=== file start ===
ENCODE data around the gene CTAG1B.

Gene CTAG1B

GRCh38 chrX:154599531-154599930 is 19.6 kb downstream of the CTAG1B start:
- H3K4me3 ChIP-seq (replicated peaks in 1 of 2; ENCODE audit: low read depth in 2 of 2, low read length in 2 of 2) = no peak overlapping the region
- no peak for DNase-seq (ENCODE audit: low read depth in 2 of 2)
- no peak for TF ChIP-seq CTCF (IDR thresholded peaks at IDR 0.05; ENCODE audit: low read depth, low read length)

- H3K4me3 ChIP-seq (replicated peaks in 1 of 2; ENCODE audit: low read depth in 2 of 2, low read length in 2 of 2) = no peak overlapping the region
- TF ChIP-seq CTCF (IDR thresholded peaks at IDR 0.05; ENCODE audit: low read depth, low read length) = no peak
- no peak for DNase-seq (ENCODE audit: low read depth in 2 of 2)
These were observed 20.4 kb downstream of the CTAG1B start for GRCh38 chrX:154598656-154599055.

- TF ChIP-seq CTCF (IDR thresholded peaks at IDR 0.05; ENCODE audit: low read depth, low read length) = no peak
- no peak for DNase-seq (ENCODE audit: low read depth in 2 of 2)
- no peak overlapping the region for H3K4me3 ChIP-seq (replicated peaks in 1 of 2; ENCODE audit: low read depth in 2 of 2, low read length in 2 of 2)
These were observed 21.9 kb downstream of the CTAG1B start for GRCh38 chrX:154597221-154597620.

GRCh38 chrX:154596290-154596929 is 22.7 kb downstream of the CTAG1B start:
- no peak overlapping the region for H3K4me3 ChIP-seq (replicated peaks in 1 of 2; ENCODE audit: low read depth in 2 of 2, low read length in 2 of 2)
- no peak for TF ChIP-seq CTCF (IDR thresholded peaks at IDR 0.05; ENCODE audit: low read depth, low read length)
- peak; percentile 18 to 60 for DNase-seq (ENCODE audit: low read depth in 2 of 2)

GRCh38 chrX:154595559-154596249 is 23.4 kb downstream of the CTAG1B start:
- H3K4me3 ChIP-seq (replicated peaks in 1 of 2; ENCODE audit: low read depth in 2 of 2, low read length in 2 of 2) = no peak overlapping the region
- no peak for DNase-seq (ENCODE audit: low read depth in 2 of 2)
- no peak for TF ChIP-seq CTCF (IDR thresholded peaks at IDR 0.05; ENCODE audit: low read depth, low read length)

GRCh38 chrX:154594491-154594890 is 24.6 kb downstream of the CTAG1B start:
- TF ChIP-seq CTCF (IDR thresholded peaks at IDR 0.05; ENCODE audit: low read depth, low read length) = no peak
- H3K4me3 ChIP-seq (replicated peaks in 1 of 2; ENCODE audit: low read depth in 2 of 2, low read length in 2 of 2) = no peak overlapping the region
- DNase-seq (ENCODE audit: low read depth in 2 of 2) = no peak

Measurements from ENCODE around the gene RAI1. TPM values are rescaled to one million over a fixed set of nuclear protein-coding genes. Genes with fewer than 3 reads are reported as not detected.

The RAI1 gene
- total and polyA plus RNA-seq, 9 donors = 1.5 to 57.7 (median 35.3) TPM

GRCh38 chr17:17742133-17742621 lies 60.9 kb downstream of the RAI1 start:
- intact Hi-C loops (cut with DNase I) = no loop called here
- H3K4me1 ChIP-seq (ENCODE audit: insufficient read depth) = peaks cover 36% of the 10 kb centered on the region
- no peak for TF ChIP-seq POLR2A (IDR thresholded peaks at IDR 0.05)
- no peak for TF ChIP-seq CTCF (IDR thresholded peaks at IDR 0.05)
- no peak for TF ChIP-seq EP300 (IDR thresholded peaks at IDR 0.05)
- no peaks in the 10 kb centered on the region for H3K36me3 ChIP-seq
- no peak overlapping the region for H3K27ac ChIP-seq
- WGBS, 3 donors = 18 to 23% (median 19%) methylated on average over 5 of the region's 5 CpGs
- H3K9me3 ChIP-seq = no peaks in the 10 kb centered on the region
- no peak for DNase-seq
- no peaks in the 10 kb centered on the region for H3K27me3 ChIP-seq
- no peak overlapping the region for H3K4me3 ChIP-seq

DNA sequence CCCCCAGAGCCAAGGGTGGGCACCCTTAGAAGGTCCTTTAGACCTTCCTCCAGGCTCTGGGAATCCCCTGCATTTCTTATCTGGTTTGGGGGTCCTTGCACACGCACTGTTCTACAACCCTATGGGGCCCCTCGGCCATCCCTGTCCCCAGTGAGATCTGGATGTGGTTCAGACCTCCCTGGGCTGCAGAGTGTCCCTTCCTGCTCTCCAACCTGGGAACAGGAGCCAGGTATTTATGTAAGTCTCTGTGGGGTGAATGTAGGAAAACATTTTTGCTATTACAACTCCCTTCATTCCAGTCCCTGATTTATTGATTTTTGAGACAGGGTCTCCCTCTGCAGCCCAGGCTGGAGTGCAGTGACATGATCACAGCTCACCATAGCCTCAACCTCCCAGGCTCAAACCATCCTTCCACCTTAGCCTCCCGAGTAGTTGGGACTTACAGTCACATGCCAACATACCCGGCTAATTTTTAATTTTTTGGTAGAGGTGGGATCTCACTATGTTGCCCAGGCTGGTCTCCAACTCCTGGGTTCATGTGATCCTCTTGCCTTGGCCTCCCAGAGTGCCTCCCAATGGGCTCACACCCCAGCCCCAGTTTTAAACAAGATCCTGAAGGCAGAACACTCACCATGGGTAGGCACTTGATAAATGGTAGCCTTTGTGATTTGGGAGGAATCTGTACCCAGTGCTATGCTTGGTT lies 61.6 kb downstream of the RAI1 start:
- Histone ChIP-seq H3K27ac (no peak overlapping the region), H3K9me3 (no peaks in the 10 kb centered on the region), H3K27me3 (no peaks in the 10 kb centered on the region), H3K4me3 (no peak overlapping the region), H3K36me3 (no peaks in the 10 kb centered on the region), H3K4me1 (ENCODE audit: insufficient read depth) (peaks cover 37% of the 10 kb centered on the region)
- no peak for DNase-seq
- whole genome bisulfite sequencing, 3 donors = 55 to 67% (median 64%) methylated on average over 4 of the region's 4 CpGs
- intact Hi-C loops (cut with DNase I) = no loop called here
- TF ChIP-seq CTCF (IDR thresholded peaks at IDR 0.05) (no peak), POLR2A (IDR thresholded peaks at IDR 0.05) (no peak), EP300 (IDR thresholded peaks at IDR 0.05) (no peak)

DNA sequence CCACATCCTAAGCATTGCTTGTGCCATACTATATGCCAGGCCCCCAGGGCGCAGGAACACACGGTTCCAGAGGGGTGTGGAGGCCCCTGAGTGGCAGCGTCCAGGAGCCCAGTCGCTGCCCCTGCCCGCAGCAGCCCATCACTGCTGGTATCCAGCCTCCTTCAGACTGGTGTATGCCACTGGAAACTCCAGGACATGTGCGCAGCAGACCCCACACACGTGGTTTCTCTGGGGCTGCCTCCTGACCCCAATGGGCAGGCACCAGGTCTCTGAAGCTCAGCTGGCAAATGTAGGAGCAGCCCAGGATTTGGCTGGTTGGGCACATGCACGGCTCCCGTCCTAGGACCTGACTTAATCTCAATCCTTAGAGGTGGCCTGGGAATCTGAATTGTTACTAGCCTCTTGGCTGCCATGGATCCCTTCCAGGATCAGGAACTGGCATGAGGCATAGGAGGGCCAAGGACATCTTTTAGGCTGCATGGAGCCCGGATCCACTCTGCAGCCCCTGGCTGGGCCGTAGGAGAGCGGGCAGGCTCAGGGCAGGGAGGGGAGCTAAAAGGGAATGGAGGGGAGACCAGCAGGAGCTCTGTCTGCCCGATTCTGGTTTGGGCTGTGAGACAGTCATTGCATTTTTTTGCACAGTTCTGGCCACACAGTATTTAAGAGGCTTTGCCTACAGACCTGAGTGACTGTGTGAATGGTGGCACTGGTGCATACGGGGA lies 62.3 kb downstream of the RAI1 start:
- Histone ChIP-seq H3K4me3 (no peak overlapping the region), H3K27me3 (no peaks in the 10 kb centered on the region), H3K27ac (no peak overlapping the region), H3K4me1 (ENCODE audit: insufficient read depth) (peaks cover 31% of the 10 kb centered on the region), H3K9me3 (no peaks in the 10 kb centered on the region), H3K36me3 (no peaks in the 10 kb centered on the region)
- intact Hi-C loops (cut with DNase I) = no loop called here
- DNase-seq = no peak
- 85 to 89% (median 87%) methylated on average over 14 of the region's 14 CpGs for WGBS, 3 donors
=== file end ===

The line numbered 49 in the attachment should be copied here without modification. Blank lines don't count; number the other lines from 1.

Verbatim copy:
DNA sequence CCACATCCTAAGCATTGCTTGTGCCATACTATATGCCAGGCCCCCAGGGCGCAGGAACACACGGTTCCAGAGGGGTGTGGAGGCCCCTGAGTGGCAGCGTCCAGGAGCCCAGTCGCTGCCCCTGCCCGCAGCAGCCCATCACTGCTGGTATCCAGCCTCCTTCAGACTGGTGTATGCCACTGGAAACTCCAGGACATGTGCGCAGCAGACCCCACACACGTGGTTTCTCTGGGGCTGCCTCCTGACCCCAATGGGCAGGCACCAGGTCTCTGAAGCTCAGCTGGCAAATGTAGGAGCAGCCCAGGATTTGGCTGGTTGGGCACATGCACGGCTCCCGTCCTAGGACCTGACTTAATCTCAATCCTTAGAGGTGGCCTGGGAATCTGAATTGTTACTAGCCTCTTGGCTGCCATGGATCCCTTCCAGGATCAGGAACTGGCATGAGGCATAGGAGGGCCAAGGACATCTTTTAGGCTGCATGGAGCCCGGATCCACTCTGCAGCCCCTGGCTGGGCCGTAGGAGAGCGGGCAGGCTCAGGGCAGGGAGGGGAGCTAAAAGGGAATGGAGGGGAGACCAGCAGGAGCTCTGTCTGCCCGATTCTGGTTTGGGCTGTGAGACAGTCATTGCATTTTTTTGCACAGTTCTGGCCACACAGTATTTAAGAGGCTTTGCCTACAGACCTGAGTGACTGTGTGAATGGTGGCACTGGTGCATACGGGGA lies 62.3 kb downstream of the RAI1 start: